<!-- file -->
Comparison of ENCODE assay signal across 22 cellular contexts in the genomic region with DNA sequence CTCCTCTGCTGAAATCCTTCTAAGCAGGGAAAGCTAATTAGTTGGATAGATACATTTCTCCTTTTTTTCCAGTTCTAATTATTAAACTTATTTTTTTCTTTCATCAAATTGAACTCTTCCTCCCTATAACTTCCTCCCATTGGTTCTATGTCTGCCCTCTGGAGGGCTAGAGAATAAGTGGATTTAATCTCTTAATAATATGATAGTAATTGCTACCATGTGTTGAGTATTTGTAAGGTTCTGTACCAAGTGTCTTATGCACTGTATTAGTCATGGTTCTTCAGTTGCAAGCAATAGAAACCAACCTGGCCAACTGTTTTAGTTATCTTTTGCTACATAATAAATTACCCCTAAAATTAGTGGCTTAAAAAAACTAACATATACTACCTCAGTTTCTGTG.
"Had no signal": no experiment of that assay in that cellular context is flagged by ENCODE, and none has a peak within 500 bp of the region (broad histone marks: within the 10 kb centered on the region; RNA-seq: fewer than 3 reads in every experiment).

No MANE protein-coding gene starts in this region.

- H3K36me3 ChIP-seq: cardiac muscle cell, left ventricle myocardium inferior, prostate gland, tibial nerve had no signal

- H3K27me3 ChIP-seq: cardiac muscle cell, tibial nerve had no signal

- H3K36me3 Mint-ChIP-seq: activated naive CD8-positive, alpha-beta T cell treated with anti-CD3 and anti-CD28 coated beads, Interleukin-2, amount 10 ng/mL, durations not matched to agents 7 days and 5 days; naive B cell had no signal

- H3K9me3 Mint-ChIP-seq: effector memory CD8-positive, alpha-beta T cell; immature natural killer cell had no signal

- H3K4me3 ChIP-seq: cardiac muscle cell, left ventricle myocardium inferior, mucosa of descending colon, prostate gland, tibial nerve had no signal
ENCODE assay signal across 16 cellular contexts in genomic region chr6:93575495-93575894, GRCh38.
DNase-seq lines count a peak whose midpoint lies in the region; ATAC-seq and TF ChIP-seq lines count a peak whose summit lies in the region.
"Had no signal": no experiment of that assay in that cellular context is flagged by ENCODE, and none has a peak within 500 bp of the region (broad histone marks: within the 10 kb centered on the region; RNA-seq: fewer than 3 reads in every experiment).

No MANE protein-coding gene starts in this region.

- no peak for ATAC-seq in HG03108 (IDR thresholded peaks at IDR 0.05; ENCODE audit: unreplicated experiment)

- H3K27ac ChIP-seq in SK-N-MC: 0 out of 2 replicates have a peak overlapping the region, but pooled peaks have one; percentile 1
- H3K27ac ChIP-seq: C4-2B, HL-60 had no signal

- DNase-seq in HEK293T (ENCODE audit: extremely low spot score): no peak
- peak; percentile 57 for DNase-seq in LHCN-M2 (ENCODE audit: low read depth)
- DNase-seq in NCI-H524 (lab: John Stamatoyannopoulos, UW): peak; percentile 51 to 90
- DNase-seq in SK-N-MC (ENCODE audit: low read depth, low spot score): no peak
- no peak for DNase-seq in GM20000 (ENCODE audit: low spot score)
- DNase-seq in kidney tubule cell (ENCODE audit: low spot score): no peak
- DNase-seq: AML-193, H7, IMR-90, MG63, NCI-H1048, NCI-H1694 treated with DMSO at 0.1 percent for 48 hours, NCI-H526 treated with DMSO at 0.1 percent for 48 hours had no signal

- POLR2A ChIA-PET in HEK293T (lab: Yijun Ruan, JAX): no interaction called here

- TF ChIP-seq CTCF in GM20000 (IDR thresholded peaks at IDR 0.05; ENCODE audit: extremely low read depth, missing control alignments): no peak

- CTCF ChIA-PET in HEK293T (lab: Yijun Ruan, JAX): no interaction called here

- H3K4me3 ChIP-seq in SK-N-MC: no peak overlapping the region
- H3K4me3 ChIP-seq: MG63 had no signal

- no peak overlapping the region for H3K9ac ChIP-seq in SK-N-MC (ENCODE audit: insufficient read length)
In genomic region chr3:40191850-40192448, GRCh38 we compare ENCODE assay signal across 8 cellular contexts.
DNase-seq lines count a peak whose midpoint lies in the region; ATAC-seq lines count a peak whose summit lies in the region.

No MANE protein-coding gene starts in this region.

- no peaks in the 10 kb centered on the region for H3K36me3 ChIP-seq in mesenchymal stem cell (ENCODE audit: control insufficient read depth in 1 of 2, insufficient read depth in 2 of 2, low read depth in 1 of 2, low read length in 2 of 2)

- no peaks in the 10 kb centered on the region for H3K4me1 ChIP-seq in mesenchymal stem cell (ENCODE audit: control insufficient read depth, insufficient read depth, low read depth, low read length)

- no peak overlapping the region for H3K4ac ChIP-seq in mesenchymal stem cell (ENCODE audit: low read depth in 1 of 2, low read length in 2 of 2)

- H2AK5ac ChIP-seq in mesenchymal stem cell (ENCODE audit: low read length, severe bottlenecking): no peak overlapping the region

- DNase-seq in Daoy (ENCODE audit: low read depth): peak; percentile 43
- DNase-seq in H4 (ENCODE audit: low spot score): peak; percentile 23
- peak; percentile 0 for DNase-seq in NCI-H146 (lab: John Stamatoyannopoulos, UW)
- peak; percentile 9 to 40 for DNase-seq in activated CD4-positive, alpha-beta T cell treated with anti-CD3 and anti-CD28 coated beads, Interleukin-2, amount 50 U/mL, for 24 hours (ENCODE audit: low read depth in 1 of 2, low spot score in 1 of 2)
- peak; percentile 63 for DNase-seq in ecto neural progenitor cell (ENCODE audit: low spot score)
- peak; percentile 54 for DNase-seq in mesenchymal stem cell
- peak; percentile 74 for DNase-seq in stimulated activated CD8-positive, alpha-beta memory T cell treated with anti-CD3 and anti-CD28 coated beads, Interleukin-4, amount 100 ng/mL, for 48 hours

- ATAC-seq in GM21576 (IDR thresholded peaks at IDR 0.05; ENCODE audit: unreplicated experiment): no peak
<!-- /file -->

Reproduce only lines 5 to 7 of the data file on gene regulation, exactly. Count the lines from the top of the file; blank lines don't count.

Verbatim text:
- H3K27me3 ChIP-seq: cardiac muscle cell, tibial nerve had no signal

- H3K36me3 Mint-ChIP-seq: activated naive CD8-positive, alpha-beta T cell treated with anti-CD3 and anti-CD28 coated beads, Interleukin-2, amount 10 ng/mL, durations not matched to agents 7 days and 5 days; naive B cell had no signal

- H3K9me3 Mint-ChIP-seq: effector memory CD8-positive, alpha-beta T cell; immature natural killer cell had no signal